Pole Position

Somehow, and not by design, we have ended up with scaffolding on both houses simultaneously. I know maintenance has to be carried out, but this is not an experience I’m enjoying in the slightest. Scaffolding is the architectural equivalent of Hannibal Lecter’s mask: ugly, sinister and restricting ….. but ultimately necessary. In small gardens like ours building work makes a confined space even trickier to work in, and inevitably plants get squashed, mashed or showered with all manner of unpleasant detritus. Try spattering your prize hostas with wet, caustic mortar and you’ll understand my distress.

It’s unlike Him Indoors to see the bright side, but he was rather relishing the high-level sunbathing opportunities created by the aerial platforms. That was until he cracked his head on a scaffolding pole when trying to extricate his bicycle from the basement and then he changed his mind pretty rapidly.

Our London Garden, scaffolding, May 2015

In fairness, the scaffolders have been particularly careful. In both gardens poles have been deftly positioned so as to avoid my most precious plants. Between you and I, I’m quietly impressed. But, what goes up, must shortly come down and I am not counting my chickens. I’ve been here often enough to know that workmen who care about plants (with the exception of landscapers, and even then I’ve had dodgy experiences) are rarer than hen’s teeth, so it pays to lay it on the line in terms of what must not be annihilated.

The Watch House, scaffolding, May 2015

In our coastal garden we had it coming. The Watch House windows haven’t been decorated properly in eight years, which is pushing it, and the roof has so many old seagull nests on it you could forgiven for thinking it’s thatched. From a gardener’s point of view the ideal time for this kind of work would be midwinter, but for some reason decorators like to wait for fairer weather. Tragically this means our Rosa banksiae ‘Lutea’ is pinned mercilessly to the wall by iron bars. By the time she breaks free her fleeting moment of glory will be over and we’ll have to wait until next April for another glimpse of her golden tresses. Shaded by the first ‘lift’ of scaffolding boards, my agapanthus will hopefully recover quickly.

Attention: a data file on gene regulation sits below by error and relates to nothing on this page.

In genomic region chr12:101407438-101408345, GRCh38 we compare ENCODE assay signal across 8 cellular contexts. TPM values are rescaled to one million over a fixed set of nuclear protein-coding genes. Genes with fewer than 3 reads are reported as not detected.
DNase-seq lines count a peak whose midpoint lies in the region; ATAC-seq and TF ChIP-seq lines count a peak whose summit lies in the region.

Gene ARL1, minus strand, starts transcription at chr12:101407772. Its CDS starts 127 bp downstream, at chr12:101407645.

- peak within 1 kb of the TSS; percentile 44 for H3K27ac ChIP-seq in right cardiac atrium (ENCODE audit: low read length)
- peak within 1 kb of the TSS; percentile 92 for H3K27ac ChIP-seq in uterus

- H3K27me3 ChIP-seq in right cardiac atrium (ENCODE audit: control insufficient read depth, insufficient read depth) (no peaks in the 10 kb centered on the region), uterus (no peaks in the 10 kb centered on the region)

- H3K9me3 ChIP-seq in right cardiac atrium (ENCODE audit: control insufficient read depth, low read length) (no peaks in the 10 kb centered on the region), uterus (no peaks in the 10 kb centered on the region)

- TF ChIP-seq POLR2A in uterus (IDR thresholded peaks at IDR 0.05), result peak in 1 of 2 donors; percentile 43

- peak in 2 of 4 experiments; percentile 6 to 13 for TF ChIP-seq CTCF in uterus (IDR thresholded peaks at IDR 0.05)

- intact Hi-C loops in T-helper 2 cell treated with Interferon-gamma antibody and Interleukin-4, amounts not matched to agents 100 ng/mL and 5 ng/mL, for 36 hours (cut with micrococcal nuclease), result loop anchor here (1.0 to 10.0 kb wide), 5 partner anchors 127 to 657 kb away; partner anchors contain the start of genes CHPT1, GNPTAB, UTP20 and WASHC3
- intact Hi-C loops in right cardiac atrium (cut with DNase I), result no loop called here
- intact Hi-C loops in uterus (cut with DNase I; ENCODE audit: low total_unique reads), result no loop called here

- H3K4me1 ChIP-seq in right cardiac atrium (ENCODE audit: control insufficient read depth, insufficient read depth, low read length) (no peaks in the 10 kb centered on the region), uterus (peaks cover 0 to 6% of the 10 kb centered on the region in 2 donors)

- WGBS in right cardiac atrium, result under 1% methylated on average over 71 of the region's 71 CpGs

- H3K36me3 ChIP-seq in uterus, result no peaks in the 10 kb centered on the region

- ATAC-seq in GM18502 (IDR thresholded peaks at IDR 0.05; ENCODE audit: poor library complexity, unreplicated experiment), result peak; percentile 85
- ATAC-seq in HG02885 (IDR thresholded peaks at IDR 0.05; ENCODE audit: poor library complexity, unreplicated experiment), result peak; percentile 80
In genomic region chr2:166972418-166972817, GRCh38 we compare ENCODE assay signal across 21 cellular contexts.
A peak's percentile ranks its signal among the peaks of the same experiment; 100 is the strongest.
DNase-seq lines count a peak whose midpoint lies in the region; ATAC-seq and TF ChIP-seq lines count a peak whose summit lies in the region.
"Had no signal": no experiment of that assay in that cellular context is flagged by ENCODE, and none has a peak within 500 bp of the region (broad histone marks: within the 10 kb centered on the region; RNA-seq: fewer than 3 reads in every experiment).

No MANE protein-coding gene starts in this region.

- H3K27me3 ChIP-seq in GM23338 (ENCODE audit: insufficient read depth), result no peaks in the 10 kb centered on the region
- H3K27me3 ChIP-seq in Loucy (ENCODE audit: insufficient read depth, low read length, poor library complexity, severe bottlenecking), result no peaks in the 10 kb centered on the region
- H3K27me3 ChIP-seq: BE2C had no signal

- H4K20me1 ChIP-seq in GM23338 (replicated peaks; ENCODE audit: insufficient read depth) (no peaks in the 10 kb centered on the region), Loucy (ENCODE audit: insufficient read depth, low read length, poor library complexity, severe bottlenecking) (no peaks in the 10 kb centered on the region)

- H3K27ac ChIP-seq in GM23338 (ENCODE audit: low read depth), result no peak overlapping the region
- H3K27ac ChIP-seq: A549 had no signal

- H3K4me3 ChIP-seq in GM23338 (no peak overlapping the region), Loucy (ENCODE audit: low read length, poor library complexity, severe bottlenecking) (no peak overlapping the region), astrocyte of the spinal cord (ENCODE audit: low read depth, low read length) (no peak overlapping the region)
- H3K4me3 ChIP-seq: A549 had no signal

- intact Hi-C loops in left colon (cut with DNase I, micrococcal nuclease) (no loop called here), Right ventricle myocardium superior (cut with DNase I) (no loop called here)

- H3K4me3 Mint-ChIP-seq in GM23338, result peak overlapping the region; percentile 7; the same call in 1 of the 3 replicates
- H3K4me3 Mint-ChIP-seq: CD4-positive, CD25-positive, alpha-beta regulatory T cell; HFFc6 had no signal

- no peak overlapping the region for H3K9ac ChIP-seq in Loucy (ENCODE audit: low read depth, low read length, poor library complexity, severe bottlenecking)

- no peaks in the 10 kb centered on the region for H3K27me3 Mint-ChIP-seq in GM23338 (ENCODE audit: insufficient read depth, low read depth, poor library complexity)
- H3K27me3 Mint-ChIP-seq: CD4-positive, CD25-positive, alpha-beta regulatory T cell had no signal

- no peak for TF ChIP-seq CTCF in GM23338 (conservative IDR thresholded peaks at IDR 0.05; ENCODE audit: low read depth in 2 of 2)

Echium wildpretii, The Watch House, May 2015

Two vulnerable plants were to be protected on pain of death – Echium wildpretii (above and below left) and Geranium maderense – the former flowering for the first time following 2 nail-biting winters. I am so pleased with my ‘tower of jewels’ and wish I had planned ahead so that I had plants primed to flower next year. The seedlings I’ve raised this spring may not send up flower spikes until 2018 and then of course they will die. I may have to cheat and buy some mature specimens in. Geranium maderense is also monocarpic (i.e. it dies after blooming), but thankfully I have four more of these at different stages so that I have the best chance of getting a display each season. Planting up of pots for summer has been put back by at least three weeks.

Echium wildpretii and Beschorneria yuccoides, our coastal garden, May 2015

Back in London the scaffolding has been less disruptive although, given the scale of the job (re-pointing), it’s akin to using a sledgehammer to crack a nut. The structure has created some unhelpful shade and an almighty trip hazard, but will disappear before the urge to grow a clematis up it takes hold.

Should I ever feel inclined to develop either garden vertically I will not be short of ideas, although the topmost level will be furnished with steamer chairs and a cocktail bar. Never mind if it’s right outside the neighbours’ kitchen window.

Hosta fortunei var. albopicta f. aurea, London, May 2015